Santa Cruz de Tenerife Introduces Drone Team that is “Non-existent”, with Police Struggling for Resources

Last March, the Security Councillor of the Santa Cruz de Tenerife City Hall, Gladis de León made an announcement regarding the launch of a Local Police Drone Team. According to the mayor, in an interview with the digital newspaper El Dia, this team will consist of five police officers and one officer, with the plan for each operational group to have a drone specialist “very soon”. Currently, the City Hall possesses two drones but aims to procure more in the future. However, members of the CSIF union feel that while the operational unit is necessary, now may not be the right time due to the numerous urgent needs that police officers face in their daily duties. They highlight that establishing an operational unit should not involve pulling an officer from another unit with a drone to start operating it.

Jesús Illada, the CSIF union representative and a local police officer at the Santa Cruz City Hall, views the drone team experiences in municipalities that already have a unit as “quite positive”. Illada expresses that having an aerial view in a city like Santa Cruz de Tenerife could be beneficial for monitoring traffic, combating vehicle theft, maintaining public order, or aiding in search operations. However, unlike other municipalities, the City Hall in Santa Cruz does not wish to create a dedicated drone police unit, similar to other specialist units like those focused on the environment or gender violence. Instead, they have hired five police officers, one assigned to each of the operational units, who will continue in their usual roles. When drone assistance is required, those trained for it will be called upon to operate it.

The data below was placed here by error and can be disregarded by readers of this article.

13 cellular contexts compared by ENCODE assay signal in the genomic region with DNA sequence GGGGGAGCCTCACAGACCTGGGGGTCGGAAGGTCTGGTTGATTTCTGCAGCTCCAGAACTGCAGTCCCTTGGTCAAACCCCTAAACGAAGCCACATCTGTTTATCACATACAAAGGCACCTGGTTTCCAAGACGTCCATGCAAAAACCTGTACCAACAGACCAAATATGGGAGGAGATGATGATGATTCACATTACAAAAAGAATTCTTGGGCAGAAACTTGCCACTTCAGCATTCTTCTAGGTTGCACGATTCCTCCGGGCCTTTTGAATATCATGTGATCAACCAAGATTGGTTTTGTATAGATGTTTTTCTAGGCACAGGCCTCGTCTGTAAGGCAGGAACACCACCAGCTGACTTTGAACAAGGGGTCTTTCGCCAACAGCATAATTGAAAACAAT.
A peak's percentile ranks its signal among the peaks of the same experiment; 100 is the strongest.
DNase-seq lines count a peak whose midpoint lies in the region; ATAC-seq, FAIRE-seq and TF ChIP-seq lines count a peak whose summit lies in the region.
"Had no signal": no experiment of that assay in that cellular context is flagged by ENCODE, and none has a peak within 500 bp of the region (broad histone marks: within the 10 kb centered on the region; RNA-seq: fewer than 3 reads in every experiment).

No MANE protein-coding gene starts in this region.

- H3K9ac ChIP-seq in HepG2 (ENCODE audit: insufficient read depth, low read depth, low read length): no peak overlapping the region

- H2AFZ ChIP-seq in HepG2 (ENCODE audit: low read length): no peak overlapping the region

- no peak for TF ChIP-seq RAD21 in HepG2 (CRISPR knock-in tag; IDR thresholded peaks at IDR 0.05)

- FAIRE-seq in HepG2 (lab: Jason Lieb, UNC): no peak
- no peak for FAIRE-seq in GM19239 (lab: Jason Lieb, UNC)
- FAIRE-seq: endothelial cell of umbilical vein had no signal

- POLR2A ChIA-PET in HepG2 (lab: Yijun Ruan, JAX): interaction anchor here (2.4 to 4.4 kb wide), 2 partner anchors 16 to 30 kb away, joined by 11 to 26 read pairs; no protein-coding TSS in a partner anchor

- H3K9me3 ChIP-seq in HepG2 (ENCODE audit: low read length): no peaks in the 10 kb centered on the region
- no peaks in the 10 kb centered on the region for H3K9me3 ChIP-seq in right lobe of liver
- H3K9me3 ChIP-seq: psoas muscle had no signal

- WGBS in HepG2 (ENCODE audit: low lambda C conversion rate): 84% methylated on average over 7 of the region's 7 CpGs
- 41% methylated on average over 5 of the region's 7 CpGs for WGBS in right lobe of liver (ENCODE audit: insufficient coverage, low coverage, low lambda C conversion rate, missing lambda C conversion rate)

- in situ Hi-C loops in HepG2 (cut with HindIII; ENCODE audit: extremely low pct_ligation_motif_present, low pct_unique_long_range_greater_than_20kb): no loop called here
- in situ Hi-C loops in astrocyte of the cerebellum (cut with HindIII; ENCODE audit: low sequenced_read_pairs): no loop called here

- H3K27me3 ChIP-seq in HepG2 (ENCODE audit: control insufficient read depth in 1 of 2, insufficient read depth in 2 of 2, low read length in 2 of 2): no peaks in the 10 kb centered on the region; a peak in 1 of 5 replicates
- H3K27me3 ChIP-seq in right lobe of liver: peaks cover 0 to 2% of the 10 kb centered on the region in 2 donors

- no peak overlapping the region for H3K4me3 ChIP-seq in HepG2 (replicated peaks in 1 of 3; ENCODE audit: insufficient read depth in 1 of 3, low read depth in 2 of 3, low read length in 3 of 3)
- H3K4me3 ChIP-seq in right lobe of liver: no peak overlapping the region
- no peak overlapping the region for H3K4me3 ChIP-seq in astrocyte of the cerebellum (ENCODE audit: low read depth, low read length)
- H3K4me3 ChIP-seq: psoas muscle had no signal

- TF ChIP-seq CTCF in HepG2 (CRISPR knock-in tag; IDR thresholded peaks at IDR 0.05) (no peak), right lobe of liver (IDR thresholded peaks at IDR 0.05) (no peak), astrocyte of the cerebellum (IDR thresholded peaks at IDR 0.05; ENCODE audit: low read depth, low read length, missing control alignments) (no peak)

Illada deems the timing and manner of the drone team announcement as unsuitable. “We lack personnel, struggle with scarce resources such as paper, and even face delays in minor contracts like vehicle inspections. Currently, we are at an all-time low in terms of personnel and even cutting back on printer ink. With all these challenges, the announcement of a supposed drone unit seems ill-timed,” she comments. “It appears to be just a move to grab headlines.”

In response to enquiries from this newspaper, the Security Councillor, Gladis de León, indicates that the Local Police of Santa Cruz de Tenerife already offers drone support services for police work. This service includes the acquisition and operation of the two existing drones, along with all necessary support equipment for police operations.

De León discusses tasks related to “supporting police work” and mentions that as there is no continuous demand for interventions, each agent from the technological support team is assigned to one of the operational units within the Local Police force. Specific mention of a dedicated operational drone team is absent from both the councillor’s statements and responses from the communications office.

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